- This is the most expensive regular production cigar in the My Father portfolio. Recent limited editions such as the My Father Limited Edition 2010 and 2011 have surpassed it in the price category.
- The wrapper came undone in the middle of the first third—I honestly have no clue what caused it given it was intact when I started smoking.
- Two versions of the Series JJ were made in Nicaragua, both limited. The first was the Series JJ Lancero in 2007 and the Series JJ Little Robusto, which was made especially for Jerry Cruz. Proceeds from the sale of the Little Robusto went to two different SIDS charities: The Center for Infant and Child Loss and First Candle.
- According to Wikipedia, Pepín himself rolled the Salomons—take that for what it’s worth.
- As is the norm, I only cut the cap. This is about as close to a recommendation I would give for cutting the foot, as the first few minutes were extremely tight, but it was bearable and the cigar never came close to going out.
- I am not a fan of the new packaging, I loved the simplicity of the old style.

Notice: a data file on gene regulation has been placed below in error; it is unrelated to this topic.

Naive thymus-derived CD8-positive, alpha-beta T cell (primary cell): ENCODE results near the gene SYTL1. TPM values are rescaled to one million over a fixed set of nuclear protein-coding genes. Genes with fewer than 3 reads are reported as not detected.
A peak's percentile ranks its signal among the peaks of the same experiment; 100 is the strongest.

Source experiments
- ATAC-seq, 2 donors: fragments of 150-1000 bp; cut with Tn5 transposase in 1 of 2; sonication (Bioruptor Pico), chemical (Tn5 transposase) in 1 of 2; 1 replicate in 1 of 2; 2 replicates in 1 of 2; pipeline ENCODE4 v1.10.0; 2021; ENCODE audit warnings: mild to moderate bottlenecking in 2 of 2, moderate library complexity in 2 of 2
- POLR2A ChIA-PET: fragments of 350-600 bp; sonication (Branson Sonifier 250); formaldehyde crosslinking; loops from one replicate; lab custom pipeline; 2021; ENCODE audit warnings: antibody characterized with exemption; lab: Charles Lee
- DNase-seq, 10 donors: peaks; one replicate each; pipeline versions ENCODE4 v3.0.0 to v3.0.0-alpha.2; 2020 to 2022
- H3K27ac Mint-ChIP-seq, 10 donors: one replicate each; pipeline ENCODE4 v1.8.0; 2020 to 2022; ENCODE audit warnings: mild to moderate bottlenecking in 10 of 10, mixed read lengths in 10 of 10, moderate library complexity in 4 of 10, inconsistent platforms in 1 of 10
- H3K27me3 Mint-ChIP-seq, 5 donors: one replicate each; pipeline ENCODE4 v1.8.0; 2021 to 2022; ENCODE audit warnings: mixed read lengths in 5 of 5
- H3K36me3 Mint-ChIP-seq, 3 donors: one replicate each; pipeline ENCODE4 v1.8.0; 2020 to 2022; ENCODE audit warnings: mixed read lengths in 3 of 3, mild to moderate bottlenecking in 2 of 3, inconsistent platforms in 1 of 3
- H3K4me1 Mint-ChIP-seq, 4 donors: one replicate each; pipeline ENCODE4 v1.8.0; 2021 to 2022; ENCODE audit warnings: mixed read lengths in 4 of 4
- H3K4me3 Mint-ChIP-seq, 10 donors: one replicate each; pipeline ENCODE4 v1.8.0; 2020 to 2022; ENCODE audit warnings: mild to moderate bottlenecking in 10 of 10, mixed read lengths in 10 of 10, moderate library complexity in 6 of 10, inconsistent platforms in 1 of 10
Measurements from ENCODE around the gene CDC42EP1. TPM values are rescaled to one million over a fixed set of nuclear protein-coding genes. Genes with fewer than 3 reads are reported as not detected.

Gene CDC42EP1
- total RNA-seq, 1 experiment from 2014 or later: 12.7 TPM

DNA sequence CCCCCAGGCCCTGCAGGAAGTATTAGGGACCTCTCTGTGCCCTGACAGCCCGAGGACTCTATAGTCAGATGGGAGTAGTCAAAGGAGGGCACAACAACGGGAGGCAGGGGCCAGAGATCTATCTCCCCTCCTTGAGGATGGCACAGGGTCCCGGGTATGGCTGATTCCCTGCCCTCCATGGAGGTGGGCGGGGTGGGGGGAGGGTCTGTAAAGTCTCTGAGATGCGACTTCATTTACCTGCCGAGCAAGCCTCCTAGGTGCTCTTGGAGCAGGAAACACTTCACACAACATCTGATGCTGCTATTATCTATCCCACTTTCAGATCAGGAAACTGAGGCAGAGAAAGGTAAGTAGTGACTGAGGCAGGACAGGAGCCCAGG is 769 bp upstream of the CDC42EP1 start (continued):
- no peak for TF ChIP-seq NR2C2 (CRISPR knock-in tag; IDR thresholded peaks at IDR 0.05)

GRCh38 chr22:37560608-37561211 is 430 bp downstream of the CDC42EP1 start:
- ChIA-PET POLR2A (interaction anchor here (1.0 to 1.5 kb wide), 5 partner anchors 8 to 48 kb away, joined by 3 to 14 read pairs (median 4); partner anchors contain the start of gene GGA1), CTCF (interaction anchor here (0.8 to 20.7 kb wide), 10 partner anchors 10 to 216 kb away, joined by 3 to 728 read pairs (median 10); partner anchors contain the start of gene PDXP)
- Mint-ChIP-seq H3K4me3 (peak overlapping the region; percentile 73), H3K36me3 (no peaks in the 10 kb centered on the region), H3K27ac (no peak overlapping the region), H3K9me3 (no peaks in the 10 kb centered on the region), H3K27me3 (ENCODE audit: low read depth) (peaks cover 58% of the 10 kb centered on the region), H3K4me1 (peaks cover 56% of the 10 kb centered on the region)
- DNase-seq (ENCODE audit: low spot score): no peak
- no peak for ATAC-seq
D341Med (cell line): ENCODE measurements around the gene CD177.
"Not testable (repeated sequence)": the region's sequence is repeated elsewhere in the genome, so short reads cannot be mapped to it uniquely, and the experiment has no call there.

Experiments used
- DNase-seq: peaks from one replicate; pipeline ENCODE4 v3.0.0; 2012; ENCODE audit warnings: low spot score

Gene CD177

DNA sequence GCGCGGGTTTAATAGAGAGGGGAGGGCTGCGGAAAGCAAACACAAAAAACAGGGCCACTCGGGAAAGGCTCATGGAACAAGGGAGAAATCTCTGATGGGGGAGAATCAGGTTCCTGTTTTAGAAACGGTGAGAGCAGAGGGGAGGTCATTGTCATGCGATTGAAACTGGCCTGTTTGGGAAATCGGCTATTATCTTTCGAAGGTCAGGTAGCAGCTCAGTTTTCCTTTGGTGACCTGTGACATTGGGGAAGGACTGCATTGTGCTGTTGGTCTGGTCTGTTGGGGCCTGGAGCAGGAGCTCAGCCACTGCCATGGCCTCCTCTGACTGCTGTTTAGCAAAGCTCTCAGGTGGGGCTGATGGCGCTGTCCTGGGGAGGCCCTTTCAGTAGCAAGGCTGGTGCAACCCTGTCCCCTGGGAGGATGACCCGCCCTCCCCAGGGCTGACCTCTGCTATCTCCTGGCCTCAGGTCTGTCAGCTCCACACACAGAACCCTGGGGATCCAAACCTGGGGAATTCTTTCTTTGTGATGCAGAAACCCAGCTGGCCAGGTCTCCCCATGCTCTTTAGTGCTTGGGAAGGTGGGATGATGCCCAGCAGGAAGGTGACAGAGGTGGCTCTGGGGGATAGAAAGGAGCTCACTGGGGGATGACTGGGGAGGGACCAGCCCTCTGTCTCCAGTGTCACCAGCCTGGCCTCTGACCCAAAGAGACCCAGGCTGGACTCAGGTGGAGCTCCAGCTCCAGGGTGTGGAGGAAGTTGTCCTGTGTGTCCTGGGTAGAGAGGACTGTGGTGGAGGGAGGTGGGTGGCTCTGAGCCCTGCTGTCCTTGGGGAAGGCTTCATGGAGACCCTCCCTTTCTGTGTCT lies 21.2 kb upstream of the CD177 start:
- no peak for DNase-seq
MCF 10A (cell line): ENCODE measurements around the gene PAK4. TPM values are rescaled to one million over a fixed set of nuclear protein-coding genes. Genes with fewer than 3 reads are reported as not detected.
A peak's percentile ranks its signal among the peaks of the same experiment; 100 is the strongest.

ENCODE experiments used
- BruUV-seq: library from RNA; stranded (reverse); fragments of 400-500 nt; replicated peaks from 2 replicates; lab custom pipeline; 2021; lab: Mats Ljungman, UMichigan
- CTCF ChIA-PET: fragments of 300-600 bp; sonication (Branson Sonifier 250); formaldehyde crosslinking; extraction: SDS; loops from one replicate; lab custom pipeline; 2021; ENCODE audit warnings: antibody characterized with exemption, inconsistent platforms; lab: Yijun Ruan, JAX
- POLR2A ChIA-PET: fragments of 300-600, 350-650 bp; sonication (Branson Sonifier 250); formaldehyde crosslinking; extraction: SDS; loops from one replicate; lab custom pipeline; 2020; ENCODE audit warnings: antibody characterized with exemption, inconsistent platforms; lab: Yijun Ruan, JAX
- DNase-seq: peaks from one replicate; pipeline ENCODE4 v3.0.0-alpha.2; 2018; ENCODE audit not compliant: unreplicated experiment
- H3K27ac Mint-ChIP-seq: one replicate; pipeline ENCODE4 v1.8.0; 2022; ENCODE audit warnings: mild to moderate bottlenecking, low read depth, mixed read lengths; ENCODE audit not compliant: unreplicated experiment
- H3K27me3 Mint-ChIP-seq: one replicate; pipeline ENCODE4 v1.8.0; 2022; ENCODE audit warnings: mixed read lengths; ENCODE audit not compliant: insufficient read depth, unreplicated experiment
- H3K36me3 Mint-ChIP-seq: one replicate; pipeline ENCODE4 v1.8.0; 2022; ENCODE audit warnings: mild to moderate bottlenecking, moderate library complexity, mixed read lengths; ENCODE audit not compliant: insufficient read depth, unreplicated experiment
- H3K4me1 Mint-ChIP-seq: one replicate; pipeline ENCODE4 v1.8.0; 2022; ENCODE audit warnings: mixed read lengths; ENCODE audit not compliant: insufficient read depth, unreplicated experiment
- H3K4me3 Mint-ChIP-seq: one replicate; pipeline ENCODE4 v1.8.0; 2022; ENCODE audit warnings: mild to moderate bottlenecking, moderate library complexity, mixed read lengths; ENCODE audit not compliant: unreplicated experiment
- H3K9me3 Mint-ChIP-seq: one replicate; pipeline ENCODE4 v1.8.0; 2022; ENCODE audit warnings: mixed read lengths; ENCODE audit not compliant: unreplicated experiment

- Because of their reflection, the bands are not easy to photograph. Furthermore, as you can see above, the bands appear as if they weren’t printed correctly. As such, in some of the photographs, the text appears to be moving.
- Strength was medium-full throughout, soft, but given the size of the cigar, it packs a soft punch.
- Final smoking time was two hours and 20 minutes.
- Site sponsors Atlantic Cigar, Casa de Montecristo and Federal Cigar (877.424.4270) all carry the Don Pepin Garcia Series JJ, although I’m not sure when they were rolled.
The Bottom Line: For the most part, I have loved the early Series JJs. The Lancero is still smoking absolutely sublime right now. I think the tobacco was just better back then and in both the Robusto, Belicoso and Lancero formats—the cigar is one of Pepín’s all-time best. That being said, this was underwhelming. I was really hoping for the complexity and balance so elegantly shown in the older Robustos and Lanceros and it just wasn’t there. The flavor is good, developed and clean—but the changes are few and the blend just doesn’t provide too much excitement. Ultimately, that’s not what it’s about. For a little over two hours, I got to sit down with a good cigar and reflect. There is a score, and some thoughts about what the cigar tasted like, but every July 22nd—that all seems rather irrelevant. #jj4jj
Final Score: 84